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Flyweight Linux PC comes out swinging

Weighing in at about 2 pounds, the new dictionary-sized Linux PC from partners Via and Mini-Box can be used as a desktop or embedded within a larger machine.

Taiwanese hardware maker Via Technologies and U.S.-based PC maker Mini-Box have unveiled a tiny desktop computer featuring an embedded Linux operating system.

The Mini-Box M-100, a general-purpose computer built around Via's EPIA Mini-ITX mainboard, is about the size of a dictionary and weighs about 2 pounds. Besides being used as a desktop, it can also be used as "embedded" hardware--housed within a larger machine to perform a specific computing task.

The device is slightly larger and heavier than a CD-ROM drive found on a standard desktop PC, so it may not be the smallest desktop computer on the market. However, it is likely to be the smallest based on a standard mainboard design, as other tiny PCs use specially designed, one-off mainboards.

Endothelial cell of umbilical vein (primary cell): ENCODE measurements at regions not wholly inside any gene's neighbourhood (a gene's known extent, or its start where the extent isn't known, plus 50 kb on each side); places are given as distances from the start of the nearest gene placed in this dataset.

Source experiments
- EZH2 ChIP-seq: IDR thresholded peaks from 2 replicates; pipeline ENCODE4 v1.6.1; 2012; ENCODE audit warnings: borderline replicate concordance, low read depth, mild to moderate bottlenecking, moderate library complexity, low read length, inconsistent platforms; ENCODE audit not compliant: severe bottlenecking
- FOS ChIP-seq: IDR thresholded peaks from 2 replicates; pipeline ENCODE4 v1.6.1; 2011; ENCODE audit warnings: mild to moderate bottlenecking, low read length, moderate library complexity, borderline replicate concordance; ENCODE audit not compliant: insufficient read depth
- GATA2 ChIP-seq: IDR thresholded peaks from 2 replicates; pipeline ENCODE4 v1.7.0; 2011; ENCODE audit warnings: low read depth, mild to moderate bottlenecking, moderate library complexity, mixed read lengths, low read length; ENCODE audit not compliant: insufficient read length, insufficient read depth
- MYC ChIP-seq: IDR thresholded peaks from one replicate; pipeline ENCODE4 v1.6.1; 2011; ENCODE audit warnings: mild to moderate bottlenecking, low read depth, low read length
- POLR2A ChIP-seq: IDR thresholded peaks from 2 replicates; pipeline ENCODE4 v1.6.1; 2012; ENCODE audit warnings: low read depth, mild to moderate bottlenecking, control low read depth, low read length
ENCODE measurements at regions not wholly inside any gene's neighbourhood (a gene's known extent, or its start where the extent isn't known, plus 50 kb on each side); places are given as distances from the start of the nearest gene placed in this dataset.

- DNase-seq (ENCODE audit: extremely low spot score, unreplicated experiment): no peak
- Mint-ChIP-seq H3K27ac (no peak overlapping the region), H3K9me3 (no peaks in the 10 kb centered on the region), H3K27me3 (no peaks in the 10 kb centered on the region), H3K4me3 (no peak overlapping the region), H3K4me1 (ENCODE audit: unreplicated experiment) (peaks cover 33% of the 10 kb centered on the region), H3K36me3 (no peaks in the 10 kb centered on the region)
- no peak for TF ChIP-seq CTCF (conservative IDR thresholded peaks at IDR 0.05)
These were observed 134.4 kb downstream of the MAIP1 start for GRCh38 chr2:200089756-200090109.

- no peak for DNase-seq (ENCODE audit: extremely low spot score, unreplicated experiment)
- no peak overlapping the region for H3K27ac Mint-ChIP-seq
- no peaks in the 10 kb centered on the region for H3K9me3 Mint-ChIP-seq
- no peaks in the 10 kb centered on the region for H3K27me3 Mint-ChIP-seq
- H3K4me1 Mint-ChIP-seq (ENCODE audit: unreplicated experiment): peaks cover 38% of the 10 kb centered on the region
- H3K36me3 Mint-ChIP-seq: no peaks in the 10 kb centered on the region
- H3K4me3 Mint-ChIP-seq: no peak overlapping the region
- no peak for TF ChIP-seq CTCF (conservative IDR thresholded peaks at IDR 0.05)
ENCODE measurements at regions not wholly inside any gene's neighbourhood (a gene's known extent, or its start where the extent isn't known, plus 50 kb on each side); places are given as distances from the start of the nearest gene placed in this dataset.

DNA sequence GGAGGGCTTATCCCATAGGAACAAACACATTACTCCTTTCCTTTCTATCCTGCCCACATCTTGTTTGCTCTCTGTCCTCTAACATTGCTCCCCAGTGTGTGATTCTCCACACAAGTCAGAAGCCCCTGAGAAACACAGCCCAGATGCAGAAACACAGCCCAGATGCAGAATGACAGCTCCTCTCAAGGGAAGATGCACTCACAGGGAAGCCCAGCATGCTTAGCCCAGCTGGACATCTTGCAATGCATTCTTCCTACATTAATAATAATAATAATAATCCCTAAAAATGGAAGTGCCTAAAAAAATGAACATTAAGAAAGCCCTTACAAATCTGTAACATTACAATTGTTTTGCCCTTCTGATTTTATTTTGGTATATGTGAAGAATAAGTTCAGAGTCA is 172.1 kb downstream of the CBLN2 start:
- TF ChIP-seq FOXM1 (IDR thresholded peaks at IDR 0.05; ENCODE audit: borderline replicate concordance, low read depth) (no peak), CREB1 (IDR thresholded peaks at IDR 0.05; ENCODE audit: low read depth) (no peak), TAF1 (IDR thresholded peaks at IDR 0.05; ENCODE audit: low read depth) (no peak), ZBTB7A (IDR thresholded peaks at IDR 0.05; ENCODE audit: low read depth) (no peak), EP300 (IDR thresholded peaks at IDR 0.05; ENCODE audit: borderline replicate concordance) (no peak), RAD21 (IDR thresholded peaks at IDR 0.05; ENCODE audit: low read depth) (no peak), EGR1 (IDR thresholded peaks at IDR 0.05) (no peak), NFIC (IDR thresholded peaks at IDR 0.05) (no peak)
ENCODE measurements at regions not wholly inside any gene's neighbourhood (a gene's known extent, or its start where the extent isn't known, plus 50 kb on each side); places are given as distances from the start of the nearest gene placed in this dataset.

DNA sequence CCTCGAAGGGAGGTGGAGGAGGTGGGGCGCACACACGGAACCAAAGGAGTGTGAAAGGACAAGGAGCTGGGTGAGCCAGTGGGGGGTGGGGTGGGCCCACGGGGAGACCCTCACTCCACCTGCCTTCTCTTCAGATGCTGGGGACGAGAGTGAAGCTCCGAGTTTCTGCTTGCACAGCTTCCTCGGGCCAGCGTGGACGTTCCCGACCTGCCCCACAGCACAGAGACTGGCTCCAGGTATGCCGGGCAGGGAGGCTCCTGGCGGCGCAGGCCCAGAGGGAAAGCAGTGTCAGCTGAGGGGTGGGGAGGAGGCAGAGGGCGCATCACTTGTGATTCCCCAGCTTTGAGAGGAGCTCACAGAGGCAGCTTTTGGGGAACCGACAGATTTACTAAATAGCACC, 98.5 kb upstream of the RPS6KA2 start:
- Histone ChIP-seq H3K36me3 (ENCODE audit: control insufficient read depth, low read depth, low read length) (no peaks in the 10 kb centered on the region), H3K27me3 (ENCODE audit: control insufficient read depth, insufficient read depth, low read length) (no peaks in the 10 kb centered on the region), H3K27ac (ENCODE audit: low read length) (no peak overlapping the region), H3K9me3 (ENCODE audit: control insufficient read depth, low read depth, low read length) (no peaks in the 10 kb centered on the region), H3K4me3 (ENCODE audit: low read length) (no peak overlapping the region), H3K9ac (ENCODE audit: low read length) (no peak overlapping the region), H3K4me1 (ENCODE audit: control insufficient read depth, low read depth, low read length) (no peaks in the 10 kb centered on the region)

"You can stack almost 10 Mini-Box M-100s in the space of a single PC tower, each with more integrated features and connectivity than most PCs provide as standard," said Richard Brown, a Via marketing executive.

The tiny $500 PC sports a Via Eden or C-series processor and 256MB of RAM. The standard M-100 ships with 64MB of CompactFlash memory holding the MediaBox embedded Linux operating system.

Buyers have the option of boosting storage capacity by expanding the CompactFlash memory to 128MB, or by adding a 40GB IBM notebook-size hard drive, thus allowing it to run the Windows XP and Windows CE operating systems.

The device features a 14-key customizable keypad on its faceplate and a general purpose input/output (I/O) port, but lacks an optical drive. The M-100 also features a built-in liquid-crystal display, which eliminates the need for a monitor in some applications.

The product was unveiled at the Embedded Systems Conference, which takes place in San Francisco this week.

CNETAsia's Winston Chai reported from Singapore.